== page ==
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Durga Puja 2022

Durga Puja: A study in contradictions

Mudar Patherya on 10 Durga Puja facets that have left him scratching his head

Mudar Patherya | Published 01.10.22, 05:18 PM
So what is the big deal about this picture taken from the Vivekananda Park Athletic puja, apart from the aesthetics, you may ask. If you care to turn the picture north-south you will realise why this could be among the most fascinating puja installations ever

So what is the big deal about this picture taken from the Vivekananda Park Athletic puja, apart from the aesthetics, you may ask. If you care to turn the picture north-south you will realise why this could be among the most fascinating puja installations ever

Mudar Patherya

The Durga Puja in Kolkata exposes a contradiction at multiple levels that one has been unable to decode.  

One, for 355 days a year, Kolkata is a visually drab city at the street level; during Puja, it transforms into possibly the greatest street installation art show in the world; neighbourhoods you would not give a second glance (seen the narrowness of Nalin Sarkar Street?) attracting well-meaning enquirers with the standard question: “Ki korey korlen eta?”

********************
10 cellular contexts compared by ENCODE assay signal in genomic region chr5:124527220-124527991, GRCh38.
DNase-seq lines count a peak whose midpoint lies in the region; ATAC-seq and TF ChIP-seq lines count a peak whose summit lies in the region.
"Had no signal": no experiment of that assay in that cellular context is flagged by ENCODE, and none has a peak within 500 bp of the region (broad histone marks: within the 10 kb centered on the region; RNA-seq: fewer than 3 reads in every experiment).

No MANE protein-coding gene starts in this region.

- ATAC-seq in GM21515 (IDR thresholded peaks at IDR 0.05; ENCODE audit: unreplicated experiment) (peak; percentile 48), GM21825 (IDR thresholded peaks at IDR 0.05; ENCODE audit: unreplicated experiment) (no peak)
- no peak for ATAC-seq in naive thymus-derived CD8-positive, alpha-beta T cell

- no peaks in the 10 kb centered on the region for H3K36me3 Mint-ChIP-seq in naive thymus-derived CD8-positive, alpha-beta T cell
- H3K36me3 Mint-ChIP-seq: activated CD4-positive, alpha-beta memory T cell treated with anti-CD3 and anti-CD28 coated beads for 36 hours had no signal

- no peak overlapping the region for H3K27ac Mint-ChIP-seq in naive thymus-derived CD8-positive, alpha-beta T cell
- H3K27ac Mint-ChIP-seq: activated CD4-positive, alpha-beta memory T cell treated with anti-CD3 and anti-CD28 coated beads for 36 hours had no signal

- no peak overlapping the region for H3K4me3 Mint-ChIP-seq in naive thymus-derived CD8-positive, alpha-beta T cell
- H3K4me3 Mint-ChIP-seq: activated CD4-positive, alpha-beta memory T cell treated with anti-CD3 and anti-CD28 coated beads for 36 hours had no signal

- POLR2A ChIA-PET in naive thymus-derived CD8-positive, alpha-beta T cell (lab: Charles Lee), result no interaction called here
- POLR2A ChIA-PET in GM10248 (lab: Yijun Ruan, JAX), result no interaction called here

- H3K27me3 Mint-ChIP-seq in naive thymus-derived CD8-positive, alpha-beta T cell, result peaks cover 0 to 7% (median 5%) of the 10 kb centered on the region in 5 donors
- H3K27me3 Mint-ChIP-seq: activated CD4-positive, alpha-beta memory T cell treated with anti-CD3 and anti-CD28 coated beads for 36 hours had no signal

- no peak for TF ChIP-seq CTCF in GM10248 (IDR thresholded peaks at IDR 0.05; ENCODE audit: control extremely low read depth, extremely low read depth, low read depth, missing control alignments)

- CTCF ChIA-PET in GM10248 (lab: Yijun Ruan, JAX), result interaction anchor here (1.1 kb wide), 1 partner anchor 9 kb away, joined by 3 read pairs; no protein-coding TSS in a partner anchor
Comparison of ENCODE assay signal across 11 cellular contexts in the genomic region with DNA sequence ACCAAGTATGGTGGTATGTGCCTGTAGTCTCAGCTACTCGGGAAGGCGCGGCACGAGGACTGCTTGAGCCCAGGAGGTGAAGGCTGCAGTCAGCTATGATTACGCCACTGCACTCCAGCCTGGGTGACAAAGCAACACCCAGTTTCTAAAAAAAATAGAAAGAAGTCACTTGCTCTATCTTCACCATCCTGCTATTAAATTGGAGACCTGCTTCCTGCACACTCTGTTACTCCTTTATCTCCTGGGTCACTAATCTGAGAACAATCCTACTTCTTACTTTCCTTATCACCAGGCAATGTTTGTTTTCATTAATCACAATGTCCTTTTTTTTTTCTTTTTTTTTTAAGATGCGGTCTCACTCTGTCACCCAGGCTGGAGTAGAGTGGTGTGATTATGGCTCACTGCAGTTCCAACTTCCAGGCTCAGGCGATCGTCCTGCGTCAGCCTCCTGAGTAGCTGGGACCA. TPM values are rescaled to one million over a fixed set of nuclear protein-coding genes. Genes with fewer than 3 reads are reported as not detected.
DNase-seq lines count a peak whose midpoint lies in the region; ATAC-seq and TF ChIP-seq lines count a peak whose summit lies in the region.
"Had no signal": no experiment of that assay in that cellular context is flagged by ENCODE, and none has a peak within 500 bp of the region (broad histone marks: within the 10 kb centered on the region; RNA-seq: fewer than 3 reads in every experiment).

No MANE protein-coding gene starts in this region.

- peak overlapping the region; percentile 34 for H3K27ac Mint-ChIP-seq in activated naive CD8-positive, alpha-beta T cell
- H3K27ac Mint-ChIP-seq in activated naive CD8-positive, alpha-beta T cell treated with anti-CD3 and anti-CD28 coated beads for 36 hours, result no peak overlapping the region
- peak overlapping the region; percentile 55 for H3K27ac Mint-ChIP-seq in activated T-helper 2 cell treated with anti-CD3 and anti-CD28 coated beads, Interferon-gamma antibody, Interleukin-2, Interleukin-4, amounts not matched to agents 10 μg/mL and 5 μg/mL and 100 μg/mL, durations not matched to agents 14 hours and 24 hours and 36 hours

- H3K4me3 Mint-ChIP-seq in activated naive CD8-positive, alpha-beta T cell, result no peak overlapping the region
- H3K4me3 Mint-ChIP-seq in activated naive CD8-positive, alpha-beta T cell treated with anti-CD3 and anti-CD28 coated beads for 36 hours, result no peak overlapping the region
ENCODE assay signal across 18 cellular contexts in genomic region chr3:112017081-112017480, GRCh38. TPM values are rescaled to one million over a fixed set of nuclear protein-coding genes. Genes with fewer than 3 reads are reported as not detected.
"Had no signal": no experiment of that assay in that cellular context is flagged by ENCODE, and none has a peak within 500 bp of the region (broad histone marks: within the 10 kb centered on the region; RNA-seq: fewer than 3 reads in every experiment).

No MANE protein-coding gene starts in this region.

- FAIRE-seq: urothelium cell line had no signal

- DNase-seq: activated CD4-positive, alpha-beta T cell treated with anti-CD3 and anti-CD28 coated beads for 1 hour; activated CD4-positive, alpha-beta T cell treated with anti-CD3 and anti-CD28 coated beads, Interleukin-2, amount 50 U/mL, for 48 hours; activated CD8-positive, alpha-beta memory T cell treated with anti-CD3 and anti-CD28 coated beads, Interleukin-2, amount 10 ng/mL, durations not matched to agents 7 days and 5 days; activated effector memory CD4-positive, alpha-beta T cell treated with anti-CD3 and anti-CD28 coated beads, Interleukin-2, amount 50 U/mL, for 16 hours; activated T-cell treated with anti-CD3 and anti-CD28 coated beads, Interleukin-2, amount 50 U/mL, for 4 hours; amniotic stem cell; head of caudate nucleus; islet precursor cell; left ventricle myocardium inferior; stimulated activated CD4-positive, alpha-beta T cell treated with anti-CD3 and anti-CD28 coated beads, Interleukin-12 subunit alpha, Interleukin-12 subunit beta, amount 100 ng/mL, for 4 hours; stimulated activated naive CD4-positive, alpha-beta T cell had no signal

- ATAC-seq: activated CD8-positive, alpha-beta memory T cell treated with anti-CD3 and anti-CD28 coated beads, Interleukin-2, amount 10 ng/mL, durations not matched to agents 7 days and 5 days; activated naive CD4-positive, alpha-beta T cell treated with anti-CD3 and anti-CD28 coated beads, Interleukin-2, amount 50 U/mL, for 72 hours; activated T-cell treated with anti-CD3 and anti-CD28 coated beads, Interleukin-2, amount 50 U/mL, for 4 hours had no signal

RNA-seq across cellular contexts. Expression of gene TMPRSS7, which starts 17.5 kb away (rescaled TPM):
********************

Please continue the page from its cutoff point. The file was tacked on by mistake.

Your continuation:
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Two, the transformation is the result of a number of artists working in silo on their respective installations; it is an irony that possibly the largest collection of installation artists are never brought together by the government with a single line agenda: “What can you do to transform the face of our city for the remaining 355 days?”  

Three, what we curate with patience, we destroy in a hurry. There is no museum to archive 10 outstanding installations (a Rabindra Sarobar museum had been created for this purpose but is disused and forgotten). In another country, the Haridevpur Puja installation by Sushanto Paul would have been preserved and ticketed. If you go back there a fortnight later, it will be plain ground with neighbours possibly tossing garbage into it.

Another facet of the Haridevpur installation by Sushanto Paul. Try reversing this picture as well to appreciate the full effect. This installation should be archived and preserved

Another facet of the Haridevpur installation by Sushanto Paul. Try reversing this picture as well to appreciate the full effect. This installation should be archived and preserved

Mudar Patherya

Four, the general word is that Kolkata does not possess the spending power of Mumbai, Bangalore and the NCR. Why is it then that we host a grander public spectacle than any of them with relative funding ease, relatively no extortion in the name of Puja chaanda, no Puja committee going bankrupt and no ticketed revenues (compare this with multi-pounds paid to see Anne Hathaway’s cottage in Stratford-on-Avon, possibly the most irresponsible spending one has ever done)? 

Five, there is a general theory that Kolkatans are experts at maaroing phaanki and doing less with more. When was the last time you saw a Durga protima half-complete on Sashthi? 

Six, the general complaint is that most Kolkatans are poor people managers; no two Kolkatans seem to agree on anything (“Yeh mera kaam nahi hai, uska kaam hain”). And yet, puja committees coordinate across sponsors, visualisers, artisans, electricians, contractors and residents, and deliver the installation on schedule.